Davidson College Hosts U.S. Senate Libertarian and Green Candidates
-Rob Yates, LPNC Communications Director
For those of you who watched Cheri Beasley "debate" Ted Budd, on Friday, October 7, we want you to know, we at the LPNC feel your pain. A series of progressively ridiculous question dodges with empty platitudes and party-line talking points serving as filler, if nothing else this event was standard fare in the farcical world that has become our political discourse. Both sides, of course, claim “victory,” in the most unfortunately accurate reflection of the hollow mess we have made buying into the enmity-driven drivel of our politicians.
Fortunately, there is a rational alternative to team red and team blue, where serious people have principle-based solutions to actual problems on which reasonable people can disagree and remain friends. On September 15, Shannon Bray, Libertarian Party candidate for U.S. Senate, sat down with Matthew Hoh, Green Party candidate, for a debate moderated by WRAL radio host Pete Kaliner. The two met on Pete's Charlotte show to continue the discussion the next day.
The first event was hosted at Davidson College. The room, set in old brick with modern finishings, set the perfect backdrop for a discussion of current problems with people who understand the history and importance of the position they seek, with meaningful answers produced on a foundation of research, understanding, and humanity, as opposed to rubber-stamped and fully vetted gobbledygook that the other two regurgitated last Friday.
Kaliner went through seven topics, ranging from the economy and environment to foreign affairs and education, with a series of questions underlying each. After a short break, there was a Q&A session for audience members to raise questions important to them, the citizens and residents of North Carolina. While Kaliner kept the event moving, the structure was loose and the discussion friendly, with a significant focus on areas of agreement between Bray and Hoh, such as decriminalization of cannabis and non-interventionist military policies.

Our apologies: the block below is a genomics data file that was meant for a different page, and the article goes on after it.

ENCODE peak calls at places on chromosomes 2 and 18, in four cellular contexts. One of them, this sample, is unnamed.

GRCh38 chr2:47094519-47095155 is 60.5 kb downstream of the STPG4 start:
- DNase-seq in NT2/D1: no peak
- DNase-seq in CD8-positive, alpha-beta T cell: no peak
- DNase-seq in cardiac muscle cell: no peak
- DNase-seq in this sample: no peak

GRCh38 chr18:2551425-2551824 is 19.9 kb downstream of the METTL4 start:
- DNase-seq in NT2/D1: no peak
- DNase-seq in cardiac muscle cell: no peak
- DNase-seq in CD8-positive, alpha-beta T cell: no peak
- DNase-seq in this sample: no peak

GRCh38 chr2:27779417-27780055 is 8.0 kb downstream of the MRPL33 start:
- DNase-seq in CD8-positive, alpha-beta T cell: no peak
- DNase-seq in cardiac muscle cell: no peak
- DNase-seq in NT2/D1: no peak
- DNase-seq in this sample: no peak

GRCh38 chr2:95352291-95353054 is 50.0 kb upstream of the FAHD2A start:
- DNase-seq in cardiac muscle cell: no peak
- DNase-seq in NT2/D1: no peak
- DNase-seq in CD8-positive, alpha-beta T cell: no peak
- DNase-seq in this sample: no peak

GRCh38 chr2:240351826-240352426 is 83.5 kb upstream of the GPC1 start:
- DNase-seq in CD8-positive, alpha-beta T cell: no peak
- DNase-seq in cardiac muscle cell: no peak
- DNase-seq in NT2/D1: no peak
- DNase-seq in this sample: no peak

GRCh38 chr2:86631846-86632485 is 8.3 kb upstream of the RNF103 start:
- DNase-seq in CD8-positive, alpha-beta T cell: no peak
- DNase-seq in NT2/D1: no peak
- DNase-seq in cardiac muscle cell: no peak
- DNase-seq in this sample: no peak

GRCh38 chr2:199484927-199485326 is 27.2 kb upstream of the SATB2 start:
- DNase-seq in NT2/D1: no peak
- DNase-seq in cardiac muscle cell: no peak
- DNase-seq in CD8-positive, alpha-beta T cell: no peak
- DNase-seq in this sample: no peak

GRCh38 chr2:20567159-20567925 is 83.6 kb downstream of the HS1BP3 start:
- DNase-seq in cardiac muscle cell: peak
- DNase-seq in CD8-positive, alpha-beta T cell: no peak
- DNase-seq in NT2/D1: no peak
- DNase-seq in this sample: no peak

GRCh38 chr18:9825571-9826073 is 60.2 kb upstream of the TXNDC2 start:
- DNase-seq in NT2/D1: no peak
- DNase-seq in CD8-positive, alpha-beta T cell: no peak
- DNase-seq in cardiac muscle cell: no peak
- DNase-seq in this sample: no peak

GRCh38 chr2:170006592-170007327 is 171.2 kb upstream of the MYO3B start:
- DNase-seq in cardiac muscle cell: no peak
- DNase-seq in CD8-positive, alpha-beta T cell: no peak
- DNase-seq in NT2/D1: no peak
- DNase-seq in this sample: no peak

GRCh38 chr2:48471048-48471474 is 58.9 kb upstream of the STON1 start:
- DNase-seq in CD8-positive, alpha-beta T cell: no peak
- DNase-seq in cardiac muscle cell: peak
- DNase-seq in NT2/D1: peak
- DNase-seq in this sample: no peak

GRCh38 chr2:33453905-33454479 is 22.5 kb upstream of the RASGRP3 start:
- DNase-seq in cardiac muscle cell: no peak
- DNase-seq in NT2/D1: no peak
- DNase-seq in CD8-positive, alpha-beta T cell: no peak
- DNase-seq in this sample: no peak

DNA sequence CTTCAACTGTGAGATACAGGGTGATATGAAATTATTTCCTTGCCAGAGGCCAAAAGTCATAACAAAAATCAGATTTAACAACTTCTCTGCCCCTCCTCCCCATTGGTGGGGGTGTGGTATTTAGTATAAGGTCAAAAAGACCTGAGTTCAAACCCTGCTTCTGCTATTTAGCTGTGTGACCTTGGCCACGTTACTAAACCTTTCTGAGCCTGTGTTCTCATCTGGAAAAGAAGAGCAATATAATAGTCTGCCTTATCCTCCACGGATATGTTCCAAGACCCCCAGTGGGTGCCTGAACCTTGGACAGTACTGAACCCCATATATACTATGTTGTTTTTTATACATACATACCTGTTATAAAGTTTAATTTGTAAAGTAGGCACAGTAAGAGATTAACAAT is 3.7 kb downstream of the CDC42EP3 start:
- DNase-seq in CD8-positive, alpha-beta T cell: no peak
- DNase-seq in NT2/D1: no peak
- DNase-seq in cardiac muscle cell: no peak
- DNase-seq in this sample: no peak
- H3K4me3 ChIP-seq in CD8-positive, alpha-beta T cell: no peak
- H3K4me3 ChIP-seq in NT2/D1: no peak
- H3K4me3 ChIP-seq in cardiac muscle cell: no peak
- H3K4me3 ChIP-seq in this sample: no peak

They ended the evening discussing the polarization in the country, commenting on social media and modern politics and what they are doing to drive us further apart. They both expressed hope and optimism for where the country is going, and they proved it by sitting down next to each other, despite each one espousing apolitical philosophy that, at its core, is diametrically opposed to the other's
On his show the next day, Kaliner took both candidates to task much more aggressively, pushing back on answers about abortion, economics, and the electoral college, and not allowing them to get off the hook with incomplete conclusions or baseless assumptions. Nevertheless, the events were both friendly and positive, and proved conclusively that the narrative “we must hate each other” is an utter and dangerous falsehood.
Constantly faced with voting choices billed as the lesser of two evils, with the common refrain from the average voter, "voting third party is a waste of my vote,"; it can certainly seem like the only option is to dig ourselves more deeply into the hole we have created, more bitterness, anger, and polarization as the engine. Instead, I submit that, if you don’t like the way things are, then stop voting for it. The only wasted vote is one for a party-groomed and donor-approved member of team red or team blue.
First, stay tuned, as we will be providing you so much more through this newsletter and all the exciting things the LPNC has planned, and we are confident we can change your mind. And second, if you can’t vote for Shannon, vote for Matthew. Anything is better than a vote for the uniparty duopoly that we pretend is a representative democracy. And check out the debates; both candidates made the case for themselves, and then heartily endorsed the other as a second option.
Dignity and decency in politics isn’t dead, it’s just suffocating under layers of fallout painted red and blue as the two major parties try to turn us against each other to secure your vote. It’s time we chose better.
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